Understanding:

Knowing the Connection Between Anger and Grief

By Dorothy Franks

Published May 26th, 2015

Dear Friends of the Foundation,

What the heart knows today, the head will understand tomorrow.

James Stephens

Irish author and poet.

Everyone wants to be understood. It’s a common human desire, and a gift we can give one another. How do we give this gift? Truly listening, asking what someone would like rather than thinking we know what they need, and communicating our own needs clearly to those we love are a few of the ways to begin to understand and to be understood. Also, it is sometimes helpful to gain knowledge of the cause of some of the behaviors that create stress. It is much easier to respond to angry, contrary behavior if we know what some of the causes are.

Anger is the cause of the most troubling behavior – either our own or others’. Sometimes angry responses are a mystery to us: Where did that come from? What did I do to deserve that response? It helps to know that the root of most angry behavior is hurt or fear. If we get to the cause of the anger and admit it (being hurt or afraid), we have a chance to understand ourselves, to deal directly with the root cause, and apologize if we want to.

When trying to understand our own angry reaction to something or someone, we might ask ourselves,“What is there about this that has hurt me or made me afraid?” Many times the answer will be that there has been some implied threat to one of our basic needs: Food, shelter, love, identity, social affiliation, or security.

“What is there about this that has hurt me or made me afraid?”

When someone we love has died, how many of our basic human needs are threatened? Think about it. Isthere any wonder that grieving people are almost always angry at some point in time. Added to the grief caused by the death of a loved one, many times there are other changes that follow closely behind the death: Moving to a different place, change in the way our friends and family relate to us, change in financial status, change in social status (no longer part of a couple – now a single; the feeling of being an orphan).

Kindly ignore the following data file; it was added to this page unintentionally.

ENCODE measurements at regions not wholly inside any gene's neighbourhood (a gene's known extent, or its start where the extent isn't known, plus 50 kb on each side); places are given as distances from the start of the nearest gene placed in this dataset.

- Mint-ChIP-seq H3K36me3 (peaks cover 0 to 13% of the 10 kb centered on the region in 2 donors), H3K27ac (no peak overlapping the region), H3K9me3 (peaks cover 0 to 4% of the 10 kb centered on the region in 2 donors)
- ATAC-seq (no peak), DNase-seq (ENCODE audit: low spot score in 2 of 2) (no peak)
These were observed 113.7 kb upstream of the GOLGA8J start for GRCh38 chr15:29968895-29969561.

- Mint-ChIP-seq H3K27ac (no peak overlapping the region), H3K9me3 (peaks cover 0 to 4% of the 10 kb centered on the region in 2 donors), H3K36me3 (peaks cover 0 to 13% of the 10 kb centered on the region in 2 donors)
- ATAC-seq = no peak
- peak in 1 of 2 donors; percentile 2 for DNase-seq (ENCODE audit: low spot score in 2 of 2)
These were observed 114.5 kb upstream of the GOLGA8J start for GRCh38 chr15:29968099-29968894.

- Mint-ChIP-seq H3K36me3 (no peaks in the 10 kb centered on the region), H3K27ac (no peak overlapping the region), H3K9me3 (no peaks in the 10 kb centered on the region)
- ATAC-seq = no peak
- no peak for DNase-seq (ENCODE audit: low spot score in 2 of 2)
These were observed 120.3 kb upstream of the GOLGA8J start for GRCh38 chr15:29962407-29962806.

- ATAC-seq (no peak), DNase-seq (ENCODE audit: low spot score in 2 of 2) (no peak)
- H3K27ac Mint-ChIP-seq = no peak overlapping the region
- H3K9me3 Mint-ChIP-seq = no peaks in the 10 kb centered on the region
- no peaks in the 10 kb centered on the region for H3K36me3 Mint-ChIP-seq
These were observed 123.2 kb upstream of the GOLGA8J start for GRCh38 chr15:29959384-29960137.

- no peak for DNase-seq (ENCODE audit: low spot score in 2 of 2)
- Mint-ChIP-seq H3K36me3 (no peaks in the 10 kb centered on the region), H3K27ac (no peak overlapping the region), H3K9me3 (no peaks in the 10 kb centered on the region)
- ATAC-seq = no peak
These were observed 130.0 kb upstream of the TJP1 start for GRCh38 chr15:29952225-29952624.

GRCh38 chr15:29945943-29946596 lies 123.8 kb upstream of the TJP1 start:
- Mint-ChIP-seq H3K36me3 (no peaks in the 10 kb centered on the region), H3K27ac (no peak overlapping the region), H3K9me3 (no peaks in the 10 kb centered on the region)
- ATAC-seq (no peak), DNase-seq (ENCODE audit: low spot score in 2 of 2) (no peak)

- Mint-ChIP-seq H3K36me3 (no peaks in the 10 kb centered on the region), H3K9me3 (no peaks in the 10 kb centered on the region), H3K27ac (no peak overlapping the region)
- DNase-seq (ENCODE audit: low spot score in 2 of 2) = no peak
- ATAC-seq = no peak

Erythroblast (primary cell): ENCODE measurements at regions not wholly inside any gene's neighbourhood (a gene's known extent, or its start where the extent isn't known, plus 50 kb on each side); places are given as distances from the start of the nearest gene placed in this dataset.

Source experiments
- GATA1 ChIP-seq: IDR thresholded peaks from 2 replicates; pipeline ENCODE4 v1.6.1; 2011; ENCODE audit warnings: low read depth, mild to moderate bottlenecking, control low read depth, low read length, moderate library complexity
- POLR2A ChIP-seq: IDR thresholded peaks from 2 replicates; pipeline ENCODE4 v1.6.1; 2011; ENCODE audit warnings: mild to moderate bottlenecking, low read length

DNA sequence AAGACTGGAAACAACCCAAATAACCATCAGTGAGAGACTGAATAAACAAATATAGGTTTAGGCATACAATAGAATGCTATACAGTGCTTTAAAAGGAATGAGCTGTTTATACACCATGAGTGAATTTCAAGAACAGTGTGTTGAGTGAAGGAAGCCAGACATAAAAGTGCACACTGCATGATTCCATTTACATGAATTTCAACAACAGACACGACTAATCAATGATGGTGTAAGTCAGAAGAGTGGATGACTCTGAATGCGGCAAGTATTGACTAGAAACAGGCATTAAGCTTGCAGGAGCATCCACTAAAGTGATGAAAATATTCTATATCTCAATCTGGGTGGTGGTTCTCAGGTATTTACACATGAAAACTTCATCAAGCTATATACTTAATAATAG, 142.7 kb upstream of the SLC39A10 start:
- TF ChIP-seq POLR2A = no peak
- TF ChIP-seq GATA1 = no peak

Anger during grief can often be displaced and/or expressed in puzzling ways to others around us. We maybe angry with the loved one who died and left us behind, we might be angry with God for taking our loved one from us, we could be angry with the disease that brought about the death. It may be easier to express anger to someone nearby than to try to figure out just whom or what we are really angry with; so the ones who get the blast of our anger are usually our nearest and dearest – those we would not want to hurt at all.

If it is normal to vent our anger to those nearest to us, how do we prevent doing it? Just being aware of the phenomenon is a start. Then being willing to examine our hearts for the cause of our hurt and fear comes next; and because this is not easy and can be painful, it is a good idea to talk to someone we trust aboutthis aspect of our grief. A pastor or rabbi or priest, a counselor, or a good friend who is not judgmental might be a good choice. We usually know who is comfortable to be with and talk to.

We may be angry with the loved one who died and left us behind.

When it is obvious we have caused pain and injured a relationship, an apology might be in order; and depending on the person, an explanation of why we were behaving with anger toward them could be healing.

When the shoe is on the other foot, and someone is giving us angry responses, it might help for us to stepback and ponder whether the person is hurt or scared; then think about why. If we are able to manage our own need to make an angry reply, and simply ask, “What did I do to deserve that?” the angry-acting person may be challenged to step back, also, and give us an honest reply, “I don’t know.” At least you are giving them a chance to think about it. This is helpful to almost everyone.

When we are involved with someone who is grieving, we might expect to be exposed to some anger. If the anger seems uncontrollable, and we do not feel we can ask for an explanation at that moment, our best option is to not take it personally. Just this much understanding will help us relate better to someone who is hurting. Later, when the time feels right, we might ask about their angry response to us, giving them a chance to explain.

Knowledge helps keep our expectations in line with reality and opens the door for understanding.

Knowing the connection between anger and grief is of benefit to the one who is grieving and to those who are in a relationship with the grieving person. Knowledge helps keep our expectations in line with reality and opens the door for understanding.

Our wish for you is that you will find ways to keep hope alive and that you will find understanding people in your path.



Sincerely,
Your friends at Crossroads Hospice Charitable Foundation

For a smile: Speaking of understanding, here is an example of advertising gone wrong: When Coca-Cola first shipped to China, they named the product something that, when pronounced, sounded like “Coca-Cola.” The only problem was that the characters used actually meant, “Bite the wax tadpole.”

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